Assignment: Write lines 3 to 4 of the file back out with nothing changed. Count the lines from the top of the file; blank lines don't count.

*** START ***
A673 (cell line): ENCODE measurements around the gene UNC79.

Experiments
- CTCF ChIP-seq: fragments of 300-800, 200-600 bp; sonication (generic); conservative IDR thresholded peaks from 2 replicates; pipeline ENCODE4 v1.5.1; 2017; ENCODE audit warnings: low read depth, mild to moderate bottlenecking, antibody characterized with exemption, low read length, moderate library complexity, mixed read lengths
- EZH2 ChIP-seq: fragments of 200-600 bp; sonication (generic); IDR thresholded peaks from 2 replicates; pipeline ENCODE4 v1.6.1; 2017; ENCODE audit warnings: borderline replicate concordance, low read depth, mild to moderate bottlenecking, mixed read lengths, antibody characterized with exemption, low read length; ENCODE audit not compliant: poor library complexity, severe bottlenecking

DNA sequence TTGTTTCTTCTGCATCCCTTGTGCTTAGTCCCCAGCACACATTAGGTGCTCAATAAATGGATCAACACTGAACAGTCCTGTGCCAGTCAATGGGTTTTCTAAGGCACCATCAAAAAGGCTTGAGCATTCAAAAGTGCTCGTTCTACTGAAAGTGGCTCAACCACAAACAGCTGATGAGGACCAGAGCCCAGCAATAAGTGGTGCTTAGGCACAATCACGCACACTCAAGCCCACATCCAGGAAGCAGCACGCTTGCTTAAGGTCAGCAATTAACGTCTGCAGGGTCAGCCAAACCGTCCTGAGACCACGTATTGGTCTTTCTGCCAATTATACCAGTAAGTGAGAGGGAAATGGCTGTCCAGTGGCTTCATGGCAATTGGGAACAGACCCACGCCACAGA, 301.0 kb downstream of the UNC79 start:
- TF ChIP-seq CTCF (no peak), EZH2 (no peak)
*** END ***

- CTCF ChIP-seq: fragments of 300-800, 200-600 bp; sonication (generic); conservative IDR thresholded peaks from 2 replicates; pipeline ENCODE4 v1.5.1; 2017; ENCODE audit warnings: low read depth, mild to moderate bottlenecking, antibody characterized with exemption, low read length, moderate library complexity, mixed read lengths
- EZH2 ChIP-seq: fragments of 200-600 bp; sonication (generic); IDR thresholded peaks from 2 replicates; pipeline ENCODE4 v1.6.1; 2017; ENCODE audit warnings: borderline replicate concordance, low read depth, mild to moderate bottlenecking, mixed read lengths, antibody characterized with exemption, low read length; ENCODE audit not compliant: poor library complexity, severe bottlenecking